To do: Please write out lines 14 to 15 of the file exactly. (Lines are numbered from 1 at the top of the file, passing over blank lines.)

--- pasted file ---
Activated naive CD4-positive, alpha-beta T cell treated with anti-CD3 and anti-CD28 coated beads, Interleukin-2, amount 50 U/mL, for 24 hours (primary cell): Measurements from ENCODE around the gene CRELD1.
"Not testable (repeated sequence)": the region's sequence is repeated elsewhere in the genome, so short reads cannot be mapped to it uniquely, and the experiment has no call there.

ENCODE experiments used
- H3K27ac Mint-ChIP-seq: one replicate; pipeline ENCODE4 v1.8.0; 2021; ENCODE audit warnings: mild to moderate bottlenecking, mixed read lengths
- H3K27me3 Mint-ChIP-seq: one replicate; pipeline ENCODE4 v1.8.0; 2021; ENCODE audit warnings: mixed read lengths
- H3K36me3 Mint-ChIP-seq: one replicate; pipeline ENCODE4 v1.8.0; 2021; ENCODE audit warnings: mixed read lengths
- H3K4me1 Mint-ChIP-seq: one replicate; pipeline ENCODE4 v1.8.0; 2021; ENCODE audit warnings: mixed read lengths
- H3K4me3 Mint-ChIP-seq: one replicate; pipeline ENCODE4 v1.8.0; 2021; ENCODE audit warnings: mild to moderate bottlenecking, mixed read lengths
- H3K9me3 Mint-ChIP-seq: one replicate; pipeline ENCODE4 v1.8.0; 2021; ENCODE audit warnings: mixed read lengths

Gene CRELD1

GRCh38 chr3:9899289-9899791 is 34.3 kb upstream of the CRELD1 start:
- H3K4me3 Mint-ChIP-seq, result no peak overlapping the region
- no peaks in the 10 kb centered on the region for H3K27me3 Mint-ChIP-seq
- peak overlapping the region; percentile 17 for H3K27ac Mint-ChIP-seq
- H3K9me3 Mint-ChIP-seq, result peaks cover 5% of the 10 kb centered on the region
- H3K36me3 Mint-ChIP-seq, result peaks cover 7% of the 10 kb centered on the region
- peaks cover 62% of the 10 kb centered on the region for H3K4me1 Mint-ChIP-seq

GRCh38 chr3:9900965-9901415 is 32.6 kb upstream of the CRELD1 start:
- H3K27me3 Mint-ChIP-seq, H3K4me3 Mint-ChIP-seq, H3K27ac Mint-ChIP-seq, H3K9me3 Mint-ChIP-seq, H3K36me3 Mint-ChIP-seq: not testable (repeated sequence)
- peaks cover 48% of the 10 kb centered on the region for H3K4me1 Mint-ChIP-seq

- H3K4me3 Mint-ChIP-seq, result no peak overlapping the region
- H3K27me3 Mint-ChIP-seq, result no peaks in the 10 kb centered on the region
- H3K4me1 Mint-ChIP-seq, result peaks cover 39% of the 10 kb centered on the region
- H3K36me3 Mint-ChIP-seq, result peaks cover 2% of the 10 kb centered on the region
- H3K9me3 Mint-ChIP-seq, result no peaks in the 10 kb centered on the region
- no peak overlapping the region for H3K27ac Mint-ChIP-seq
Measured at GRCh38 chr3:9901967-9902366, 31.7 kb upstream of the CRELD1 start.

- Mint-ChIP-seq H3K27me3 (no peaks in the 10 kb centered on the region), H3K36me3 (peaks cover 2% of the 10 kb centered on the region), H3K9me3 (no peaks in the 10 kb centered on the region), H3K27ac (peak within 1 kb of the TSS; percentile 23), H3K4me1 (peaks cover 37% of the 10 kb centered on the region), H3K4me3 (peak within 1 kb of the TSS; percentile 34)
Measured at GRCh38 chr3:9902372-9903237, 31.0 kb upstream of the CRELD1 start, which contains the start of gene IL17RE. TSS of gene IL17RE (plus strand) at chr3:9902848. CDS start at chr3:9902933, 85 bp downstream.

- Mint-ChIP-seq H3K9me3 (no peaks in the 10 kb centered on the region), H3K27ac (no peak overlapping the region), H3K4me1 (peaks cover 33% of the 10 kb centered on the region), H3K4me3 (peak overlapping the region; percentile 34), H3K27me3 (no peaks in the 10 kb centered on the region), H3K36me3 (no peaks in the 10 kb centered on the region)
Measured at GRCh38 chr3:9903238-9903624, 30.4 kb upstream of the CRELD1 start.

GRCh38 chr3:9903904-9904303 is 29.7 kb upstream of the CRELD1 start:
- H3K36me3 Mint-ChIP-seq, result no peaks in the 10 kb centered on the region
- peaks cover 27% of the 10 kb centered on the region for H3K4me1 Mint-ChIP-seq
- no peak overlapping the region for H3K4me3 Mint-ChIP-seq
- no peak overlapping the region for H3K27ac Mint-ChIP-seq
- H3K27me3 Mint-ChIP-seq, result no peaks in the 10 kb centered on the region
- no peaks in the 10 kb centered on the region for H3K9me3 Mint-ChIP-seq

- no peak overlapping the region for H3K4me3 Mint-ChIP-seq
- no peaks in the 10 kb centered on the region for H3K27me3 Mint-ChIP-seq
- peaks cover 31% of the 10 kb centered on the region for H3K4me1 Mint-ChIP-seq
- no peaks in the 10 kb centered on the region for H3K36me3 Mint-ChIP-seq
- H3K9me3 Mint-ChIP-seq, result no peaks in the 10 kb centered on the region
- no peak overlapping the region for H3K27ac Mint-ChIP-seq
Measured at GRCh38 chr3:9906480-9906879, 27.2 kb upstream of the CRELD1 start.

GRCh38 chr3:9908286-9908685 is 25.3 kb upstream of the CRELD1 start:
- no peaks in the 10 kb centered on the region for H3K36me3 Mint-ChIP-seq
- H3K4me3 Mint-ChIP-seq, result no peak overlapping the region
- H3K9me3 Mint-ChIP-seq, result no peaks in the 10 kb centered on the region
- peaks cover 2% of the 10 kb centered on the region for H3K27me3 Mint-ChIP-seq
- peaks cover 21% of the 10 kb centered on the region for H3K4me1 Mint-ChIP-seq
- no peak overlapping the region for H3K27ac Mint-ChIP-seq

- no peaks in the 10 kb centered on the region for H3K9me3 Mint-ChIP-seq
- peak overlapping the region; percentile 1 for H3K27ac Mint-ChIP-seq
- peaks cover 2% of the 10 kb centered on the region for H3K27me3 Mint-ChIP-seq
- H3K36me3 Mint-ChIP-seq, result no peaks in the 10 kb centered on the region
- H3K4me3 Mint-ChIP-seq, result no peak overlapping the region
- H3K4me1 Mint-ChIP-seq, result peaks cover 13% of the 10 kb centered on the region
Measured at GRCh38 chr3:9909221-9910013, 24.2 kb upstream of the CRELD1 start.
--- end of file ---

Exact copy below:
- peak overlapping the region; percentile 17 for H3K27ac Mint-ChIP-seq
- H3K9me3 Mint-ChIP-seq, result peaks cover 5% of the 10 kb centered on the region